Scientists claim that you couldn't actually tell it was a super moon if you weren't expecting it.

Three Super Moons Expected This Summer- Watch Science Take All The Fun Out Of Them [Video]

Super moons illuminate the night’s sky on average every 13 months and 18 days, according to Stargazer Nation. This summer, earthlings are in for a rare treat as three super moons will fill the darkness above. A smaller than normal full moon, as opposed to a super moon, is said to be at the point of apogee. A super moon is a full moon at the point of perigee. Apogee and perigee are related to the distance between the earth and the moon or some other orbiting mass. A super moon really isn’t all that special, if you ask a scientist. It is just a full moon that occurs when the moon is at perigee. Perigee is the point in space where an orbiting mass like the moon or a satellite is the closest to the earth it will get during its orbit.

Super moons might go unnoticed, according to Stargazer Nation, if the media didn’t make such a big deal about them. A super moon is about thirty percent brighter than a typical full moon. The most dramatic super moon effects can be seen during a moon illusion, when the moon is near the horizon. Apparently, a super moon looks bigger during a moon illusion, because all moons look bigger when they are nearer to the horizon at sunset. An interesting theory on why moons nearer to the horizon look so much bigger was provided in 2004 by Don McCready of the University of Wisconsin-Whitewater.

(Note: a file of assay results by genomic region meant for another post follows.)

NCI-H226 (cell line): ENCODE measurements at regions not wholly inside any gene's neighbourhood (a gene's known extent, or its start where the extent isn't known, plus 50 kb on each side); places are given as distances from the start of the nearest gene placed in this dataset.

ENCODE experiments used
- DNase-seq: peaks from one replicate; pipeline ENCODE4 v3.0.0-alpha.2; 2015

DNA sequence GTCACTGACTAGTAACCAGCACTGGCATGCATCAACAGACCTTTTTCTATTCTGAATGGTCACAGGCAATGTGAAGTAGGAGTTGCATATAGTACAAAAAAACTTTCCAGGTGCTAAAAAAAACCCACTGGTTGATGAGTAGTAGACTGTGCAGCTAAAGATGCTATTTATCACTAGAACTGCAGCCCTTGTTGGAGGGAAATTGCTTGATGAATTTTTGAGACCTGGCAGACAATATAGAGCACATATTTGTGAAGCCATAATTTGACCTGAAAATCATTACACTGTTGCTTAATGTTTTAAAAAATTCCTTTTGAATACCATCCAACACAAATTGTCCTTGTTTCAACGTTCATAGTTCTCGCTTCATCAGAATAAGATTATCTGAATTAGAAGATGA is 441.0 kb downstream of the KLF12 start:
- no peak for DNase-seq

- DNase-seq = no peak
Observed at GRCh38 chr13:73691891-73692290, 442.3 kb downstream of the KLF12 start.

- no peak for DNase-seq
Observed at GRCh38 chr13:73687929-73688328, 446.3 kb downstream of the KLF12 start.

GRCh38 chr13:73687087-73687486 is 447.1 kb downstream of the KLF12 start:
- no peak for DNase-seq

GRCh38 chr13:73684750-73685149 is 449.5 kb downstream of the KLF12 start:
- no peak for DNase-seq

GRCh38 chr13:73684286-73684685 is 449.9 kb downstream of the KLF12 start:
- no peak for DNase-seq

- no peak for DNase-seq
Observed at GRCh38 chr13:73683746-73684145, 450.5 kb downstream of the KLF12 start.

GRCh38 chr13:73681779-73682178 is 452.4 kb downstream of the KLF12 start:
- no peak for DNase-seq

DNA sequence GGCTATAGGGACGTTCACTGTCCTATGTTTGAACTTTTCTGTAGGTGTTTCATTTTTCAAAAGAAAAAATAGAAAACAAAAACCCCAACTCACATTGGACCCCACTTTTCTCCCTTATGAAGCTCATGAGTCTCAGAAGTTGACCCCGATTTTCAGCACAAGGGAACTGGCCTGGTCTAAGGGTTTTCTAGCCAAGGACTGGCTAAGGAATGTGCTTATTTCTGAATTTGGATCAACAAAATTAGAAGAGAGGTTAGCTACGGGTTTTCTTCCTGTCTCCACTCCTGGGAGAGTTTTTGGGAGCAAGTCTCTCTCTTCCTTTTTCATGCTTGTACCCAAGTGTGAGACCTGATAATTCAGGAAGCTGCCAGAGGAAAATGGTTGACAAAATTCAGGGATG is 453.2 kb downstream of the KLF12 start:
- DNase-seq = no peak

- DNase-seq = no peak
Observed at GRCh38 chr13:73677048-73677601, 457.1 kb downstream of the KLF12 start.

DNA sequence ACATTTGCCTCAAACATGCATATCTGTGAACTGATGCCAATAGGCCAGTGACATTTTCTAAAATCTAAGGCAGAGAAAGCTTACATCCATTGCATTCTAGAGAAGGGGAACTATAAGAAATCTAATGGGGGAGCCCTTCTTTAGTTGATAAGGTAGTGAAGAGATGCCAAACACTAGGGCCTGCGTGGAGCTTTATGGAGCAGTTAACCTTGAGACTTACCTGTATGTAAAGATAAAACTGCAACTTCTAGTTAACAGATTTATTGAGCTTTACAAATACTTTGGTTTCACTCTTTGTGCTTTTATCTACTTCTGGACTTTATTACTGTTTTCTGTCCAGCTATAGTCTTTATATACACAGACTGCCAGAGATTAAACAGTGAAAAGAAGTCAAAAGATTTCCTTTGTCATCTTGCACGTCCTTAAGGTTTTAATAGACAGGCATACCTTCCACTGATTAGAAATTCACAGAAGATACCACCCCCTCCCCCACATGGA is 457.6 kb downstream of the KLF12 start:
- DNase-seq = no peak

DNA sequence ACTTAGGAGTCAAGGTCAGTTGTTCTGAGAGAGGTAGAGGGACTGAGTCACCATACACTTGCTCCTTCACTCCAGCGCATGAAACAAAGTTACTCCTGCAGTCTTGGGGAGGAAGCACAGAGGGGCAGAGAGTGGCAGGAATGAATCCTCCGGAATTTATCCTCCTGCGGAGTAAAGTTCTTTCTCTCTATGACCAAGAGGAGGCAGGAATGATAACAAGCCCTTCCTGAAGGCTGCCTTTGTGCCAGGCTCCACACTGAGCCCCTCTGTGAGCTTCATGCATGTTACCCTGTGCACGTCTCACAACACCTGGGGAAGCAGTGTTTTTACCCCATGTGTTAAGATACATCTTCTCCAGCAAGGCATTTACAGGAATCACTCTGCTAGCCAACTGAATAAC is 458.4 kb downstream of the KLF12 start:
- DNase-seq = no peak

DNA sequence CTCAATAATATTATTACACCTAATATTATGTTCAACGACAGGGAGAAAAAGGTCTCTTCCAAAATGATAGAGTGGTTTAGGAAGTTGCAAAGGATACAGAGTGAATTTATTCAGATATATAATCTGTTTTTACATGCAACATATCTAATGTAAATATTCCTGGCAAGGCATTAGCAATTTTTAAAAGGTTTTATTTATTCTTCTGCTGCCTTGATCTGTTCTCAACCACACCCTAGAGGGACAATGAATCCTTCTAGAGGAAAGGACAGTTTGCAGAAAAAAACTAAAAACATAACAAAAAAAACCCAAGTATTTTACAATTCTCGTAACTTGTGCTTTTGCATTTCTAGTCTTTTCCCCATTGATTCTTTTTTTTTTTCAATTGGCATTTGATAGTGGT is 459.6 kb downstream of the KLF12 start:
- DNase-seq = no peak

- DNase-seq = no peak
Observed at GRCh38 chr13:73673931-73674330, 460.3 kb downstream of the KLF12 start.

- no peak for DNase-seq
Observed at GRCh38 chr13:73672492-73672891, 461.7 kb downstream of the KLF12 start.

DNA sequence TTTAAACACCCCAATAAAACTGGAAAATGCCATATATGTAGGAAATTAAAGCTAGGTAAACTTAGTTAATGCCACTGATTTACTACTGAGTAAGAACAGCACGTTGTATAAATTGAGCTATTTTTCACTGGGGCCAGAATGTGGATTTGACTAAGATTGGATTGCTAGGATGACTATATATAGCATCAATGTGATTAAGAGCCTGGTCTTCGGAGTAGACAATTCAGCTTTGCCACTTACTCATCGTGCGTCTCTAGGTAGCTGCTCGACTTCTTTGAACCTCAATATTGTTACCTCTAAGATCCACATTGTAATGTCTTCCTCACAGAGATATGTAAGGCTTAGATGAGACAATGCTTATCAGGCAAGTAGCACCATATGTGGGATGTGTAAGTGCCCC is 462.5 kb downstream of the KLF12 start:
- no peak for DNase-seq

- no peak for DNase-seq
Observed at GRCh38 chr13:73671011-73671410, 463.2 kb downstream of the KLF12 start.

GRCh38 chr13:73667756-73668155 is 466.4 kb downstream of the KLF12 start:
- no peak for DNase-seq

This summer’s three super moons are a special treat, because they give earthlings three tries at viewing the super moon this summer. Astronomy Magazine, unfortunately, also says it’s unlikely that you would notice a difference in the super moons verses a normal full moon if you weren’t trying to. Stargazing romantics though, will still look up, as we did for the blood moon total lunar eclipse in April. The idea that no one would notice a 14 percent visual size increase and 30 percent brightness increase is compelling and disappointing, but scientists are adamant it’s all in our heads.

Scientists claim that you couldn't actually tell it was a super moon if you weren't expecting it.
Three super moons are expected this summer. A super moon is depicted to the right of the full moon.

This summer’s super moons fall on July 12, August 10, and September 9. Interestingly, the term “super moon” wasn’t even invented by an astronomer. The first time the term “super moon” was used was in 1979 by Dell Horoscope magazine. Astronomers call the moon’s closest approach to the Earth the perigee-syzygy moon. For what it’s worth, the most super of all the super moons during the three decade time span between 1990 and 2020 will occur November 14, 2016.

What do you think? Have you ever noticed the difference between a normal full moon and a super moon without knowing the moon was going to be at the perigee point ahead of time?

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